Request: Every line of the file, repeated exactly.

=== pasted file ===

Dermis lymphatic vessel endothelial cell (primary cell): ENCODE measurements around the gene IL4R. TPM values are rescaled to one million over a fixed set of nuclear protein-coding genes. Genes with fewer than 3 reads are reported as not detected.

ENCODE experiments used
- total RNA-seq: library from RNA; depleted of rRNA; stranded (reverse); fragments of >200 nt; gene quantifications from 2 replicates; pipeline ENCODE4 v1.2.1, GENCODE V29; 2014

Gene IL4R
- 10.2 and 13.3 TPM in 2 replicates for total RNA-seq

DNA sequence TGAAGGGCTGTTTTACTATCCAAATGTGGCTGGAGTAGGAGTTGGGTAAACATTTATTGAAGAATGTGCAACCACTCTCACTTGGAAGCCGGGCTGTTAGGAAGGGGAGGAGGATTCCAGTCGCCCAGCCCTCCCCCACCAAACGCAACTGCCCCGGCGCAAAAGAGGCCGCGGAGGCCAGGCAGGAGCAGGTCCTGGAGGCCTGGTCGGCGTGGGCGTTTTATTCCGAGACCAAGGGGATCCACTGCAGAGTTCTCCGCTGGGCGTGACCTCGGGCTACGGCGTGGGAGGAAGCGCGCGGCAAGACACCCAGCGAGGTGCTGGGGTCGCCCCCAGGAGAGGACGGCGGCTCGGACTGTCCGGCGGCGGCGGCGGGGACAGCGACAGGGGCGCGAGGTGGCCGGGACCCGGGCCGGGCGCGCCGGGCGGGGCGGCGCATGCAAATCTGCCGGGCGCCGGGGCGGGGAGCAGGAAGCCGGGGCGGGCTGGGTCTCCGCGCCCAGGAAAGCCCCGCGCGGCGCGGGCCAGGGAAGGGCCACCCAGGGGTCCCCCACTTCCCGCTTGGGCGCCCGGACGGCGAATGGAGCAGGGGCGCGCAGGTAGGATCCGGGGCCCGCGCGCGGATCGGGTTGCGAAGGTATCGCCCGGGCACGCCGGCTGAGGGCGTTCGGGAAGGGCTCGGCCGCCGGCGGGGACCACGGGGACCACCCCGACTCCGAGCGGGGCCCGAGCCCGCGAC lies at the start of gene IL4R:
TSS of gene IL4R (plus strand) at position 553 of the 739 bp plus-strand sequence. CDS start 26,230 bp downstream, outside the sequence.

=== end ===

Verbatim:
Dermis lymphatic vessel endothelial cell (primary cell): ENCODE measurements around the gene IL4R. TPM values are rescaled to one million over a fixed set of nuclear protein-coding genes. Genes with fewer than 3 reads are reported as not detected.

ENCODE experiments used
- total RNA-seq: library from RNA; depleted of rRNA; stranded (reverse); fragments of >200 nt; gene quantifications from 2 replicates; pipeline ENCODE4 v1.2.1, GENCODE V29; 2014

Gene IL4R
- 10.2 and 13.3 TPM in 2 replicates for total RNA-seq

DNA sequence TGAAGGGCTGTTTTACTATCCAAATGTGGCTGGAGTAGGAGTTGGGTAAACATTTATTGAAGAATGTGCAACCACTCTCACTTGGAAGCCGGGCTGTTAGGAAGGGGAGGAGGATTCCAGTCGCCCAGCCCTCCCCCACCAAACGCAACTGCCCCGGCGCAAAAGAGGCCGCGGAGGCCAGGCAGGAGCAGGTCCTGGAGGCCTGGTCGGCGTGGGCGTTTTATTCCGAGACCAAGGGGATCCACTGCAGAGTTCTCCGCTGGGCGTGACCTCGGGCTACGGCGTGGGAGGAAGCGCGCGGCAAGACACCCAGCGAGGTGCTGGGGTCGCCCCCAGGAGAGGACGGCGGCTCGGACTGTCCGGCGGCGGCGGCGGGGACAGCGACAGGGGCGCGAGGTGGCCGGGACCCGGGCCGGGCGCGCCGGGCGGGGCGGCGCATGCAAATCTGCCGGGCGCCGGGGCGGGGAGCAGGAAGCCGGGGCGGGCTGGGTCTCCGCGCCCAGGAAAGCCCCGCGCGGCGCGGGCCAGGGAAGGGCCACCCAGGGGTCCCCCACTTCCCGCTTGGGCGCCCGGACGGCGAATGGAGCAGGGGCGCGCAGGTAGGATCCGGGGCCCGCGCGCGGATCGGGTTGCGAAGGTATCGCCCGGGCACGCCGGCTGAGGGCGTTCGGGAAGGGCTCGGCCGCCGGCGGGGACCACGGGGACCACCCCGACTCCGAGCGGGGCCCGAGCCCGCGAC lies at the start of gene IL4R:
TSS of gene IL4R (plus strand) at position 553 of the 739 bp plus-strand sequence. CDS start 26,230 bp downstream, outside the sequence.